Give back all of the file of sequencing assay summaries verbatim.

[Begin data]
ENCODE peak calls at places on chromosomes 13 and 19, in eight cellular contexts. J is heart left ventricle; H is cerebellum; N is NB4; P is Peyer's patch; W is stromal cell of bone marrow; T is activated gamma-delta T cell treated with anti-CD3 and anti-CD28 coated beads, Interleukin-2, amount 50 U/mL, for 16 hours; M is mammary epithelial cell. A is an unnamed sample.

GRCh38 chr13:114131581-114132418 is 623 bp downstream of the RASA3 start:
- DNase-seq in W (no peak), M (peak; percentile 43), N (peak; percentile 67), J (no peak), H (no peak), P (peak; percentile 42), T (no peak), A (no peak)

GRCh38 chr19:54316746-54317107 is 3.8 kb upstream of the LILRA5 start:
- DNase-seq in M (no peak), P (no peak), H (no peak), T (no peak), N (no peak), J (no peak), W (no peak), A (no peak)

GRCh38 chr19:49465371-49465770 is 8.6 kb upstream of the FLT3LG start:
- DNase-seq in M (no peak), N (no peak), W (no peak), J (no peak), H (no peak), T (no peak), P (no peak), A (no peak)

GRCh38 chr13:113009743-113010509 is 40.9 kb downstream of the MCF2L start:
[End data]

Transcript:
ENCODE peak calls at places on chromosomes 13 and 19, in eight cellular contexts. J is heart left ventricle; H is cerebellum; N is NB4; P is Peyer's patch; W is stromal cell of bone marrow; T is activated gamma-delta T cell treated with anti-CD3 and anti-CD28 coated beads, Interleukin-2, amount 50 U/mL, for 16 hours; M is mammary epithelial cell. A is an unnamed sample.

GRCh38 chr13:114131581-114132418 is 623 bp downstream of the RASA3 start:
- DNase-seq in W (no peak), M (peak; percentile 43), N (peak; percentile 67), J (no peak), H (no peak), P (peak; percentile 42), T (no peak), A (no peak)

GRCh38 chr19:54316746-54317107 is 3.8 kb upstream of the LILRA5 start:
- DNase-seq in M (no peak), P (no peak), H (no peak), T (no peak), N (no peak), J (no peak), W (no peak), A (no peak)

GRCh38 chr19:49465371-49465770 is 8.6 kb upstream of the FLT3LG start:
- DNase-seq in M (no peak), N (no peak), W (no peak), J (no peak), H (no peak), T (no peak), P (no peak), A (no peak)

GRCh38 chr13:113009743-113010509 is 40.9 kb downstream of the MCF2L start: